Will they be heading to the Carolinas Medical Center in Charlotte, their top choice, in part because of its proximity to his family? or to Harvard, or the Hennepin County Hospital, near her family in the Midwest? Chally opens her envelope first, then scans the computer printout inside. For a second, she has a hard time understanding what she's reading. "I am really surprised!" she says after a second. "Wow." It's hard to tell whether she's pleased or disappointed; if she is unhappy, she's putting on a brave face for her friends. She shows the paper to Stewart, and he opens his own envelope, though by now he knows exactly what it will say. "So?" prod their friends eagerly. "So?"

"We are going to California!" says Stewart. He smiles, and then the two share a lingering hug. The University Medical Center at Fresno was fifth on their list, and they're excited about the prospect of being so close to Yosemite National Park and the Sierras. "It's very good," says Chally, as other friends come by to inquire about their match. "We're just surprised." She repeats again. "It's a huge surprise."

Surprise is the order of the day for Brooks Stewart (center) and Kristin Chally (right), who've landed emergency medicine residencies at Fresno's University Medical Center. After interviewing at more than two dozen hospitals, they weren't sure where they'd wind up.
Both Chally and Stewart say they remain comfortable with their decision to have matched as a couple. "If we were to do it independently, we'd have been much more secure thinking that we would match very high," Chally concedes. "But wouldn't it be a shame if I decided not to match with Brooks, and [it turned out] that he is the person who is right for me--the one I should be spending the rest of my life with? It would be more of a shame to miss out on that." Says Stewart: "The most important thing was, we wanted to be together. Whatever comes with that, comes with that."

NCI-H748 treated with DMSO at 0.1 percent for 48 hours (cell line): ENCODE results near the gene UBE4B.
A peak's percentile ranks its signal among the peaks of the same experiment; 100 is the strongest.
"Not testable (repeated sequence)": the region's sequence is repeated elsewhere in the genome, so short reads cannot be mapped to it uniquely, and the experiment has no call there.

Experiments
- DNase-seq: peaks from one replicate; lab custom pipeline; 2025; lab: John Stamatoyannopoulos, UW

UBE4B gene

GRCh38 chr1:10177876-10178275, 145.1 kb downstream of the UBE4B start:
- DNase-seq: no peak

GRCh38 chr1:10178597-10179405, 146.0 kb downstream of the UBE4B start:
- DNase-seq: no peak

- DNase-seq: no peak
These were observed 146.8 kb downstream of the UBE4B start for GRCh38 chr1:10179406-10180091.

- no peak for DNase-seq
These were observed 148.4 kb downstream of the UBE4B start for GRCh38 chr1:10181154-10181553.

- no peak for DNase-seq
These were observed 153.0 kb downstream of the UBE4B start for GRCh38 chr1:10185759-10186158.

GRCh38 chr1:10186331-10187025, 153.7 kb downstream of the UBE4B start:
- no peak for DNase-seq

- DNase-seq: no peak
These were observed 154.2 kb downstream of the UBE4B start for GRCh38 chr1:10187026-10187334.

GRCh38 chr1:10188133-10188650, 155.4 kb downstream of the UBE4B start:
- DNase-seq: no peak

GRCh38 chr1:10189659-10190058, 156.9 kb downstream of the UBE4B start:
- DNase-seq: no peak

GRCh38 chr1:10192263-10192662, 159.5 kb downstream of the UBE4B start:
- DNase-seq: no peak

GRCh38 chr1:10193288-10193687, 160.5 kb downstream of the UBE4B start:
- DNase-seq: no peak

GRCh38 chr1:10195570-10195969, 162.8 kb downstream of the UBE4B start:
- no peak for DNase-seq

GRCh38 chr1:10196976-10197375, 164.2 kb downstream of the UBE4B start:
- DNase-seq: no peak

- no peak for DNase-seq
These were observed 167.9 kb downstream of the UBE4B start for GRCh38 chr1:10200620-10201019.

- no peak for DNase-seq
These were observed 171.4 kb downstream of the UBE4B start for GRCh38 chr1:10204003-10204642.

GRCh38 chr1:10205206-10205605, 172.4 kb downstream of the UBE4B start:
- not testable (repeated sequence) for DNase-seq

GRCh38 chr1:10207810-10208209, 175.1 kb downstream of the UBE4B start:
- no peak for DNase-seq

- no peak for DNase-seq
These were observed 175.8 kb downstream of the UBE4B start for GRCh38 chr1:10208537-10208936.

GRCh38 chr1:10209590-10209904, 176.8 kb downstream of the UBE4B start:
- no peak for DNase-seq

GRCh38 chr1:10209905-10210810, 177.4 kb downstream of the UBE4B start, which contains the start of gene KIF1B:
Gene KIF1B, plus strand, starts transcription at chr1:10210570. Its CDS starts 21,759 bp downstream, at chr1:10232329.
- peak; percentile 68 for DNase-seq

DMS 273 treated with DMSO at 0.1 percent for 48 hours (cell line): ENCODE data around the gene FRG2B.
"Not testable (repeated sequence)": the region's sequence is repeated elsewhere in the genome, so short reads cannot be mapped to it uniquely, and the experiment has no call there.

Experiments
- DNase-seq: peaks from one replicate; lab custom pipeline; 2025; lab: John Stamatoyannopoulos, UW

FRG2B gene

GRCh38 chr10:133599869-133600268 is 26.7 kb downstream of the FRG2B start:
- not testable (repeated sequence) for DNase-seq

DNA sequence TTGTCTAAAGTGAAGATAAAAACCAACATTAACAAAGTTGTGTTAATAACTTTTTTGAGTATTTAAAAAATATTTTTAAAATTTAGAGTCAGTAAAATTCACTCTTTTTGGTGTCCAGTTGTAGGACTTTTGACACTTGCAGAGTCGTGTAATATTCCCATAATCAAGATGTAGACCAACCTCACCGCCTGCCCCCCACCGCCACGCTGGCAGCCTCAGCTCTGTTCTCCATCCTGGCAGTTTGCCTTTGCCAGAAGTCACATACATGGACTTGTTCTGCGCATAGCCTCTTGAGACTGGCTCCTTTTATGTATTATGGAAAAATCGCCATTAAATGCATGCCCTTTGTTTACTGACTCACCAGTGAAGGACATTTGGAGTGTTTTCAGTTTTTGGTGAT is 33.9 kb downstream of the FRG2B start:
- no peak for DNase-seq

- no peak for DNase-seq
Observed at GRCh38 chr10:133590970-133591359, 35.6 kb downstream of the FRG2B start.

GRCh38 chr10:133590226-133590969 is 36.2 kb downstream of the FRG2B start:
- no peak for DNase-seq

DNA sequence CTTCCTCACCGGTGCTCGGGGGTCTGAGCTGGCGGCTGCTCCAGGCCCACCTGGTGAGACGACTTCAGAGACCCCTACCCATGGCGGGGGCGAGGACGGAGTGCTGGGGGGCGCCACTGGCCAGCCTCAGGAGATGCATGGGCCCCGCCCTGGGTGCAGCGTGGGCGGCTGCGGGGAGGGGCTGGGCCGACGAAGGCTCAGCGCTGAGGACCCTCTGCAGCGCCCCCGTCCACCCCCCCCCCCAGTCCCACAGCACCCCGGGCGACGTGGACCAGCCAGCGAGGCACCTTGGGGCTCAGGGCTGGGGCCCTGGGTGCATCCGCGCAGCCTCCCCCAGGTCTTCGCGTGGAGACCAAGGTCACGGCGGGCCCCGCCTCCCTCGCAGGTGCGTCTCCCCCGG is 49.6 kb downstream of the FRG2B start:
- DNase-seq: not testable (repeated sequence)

He adds that they really would have been content to go to any of the 15 programs on their list. "In emergency medicine, the control over the quality of programs is pretty strong." That's a point associate dean Herlong has echoed, when asked how important a residency placement is to a student's future. Thirty years ago, he says, some of the newest therapies were only available at particular hospitals. If you didn't do your residency there, you might not get access to the latest techniques or technology. "That's not true anymore," Herlong says. Today there are "many good residencies."

Herlong gazes around the concourse, obviously pleased by the happy scenes he sees unfolding all around him. Over the long, nail-biting months his students spend preparing for their match, Herlong gets to know many of them very well. Their victories become his victories. Their pain, his pain. This year, for the first time, the Match Day results will be available online, at 1 p.m. Might this eventually spell the end of the traditional Match Day celebration? Might students in future years prefer to get the news alone, via their computer, rather than in a crowded auditorium? Herlong doesn't think so. There's something special, he says, about "sharing the moment."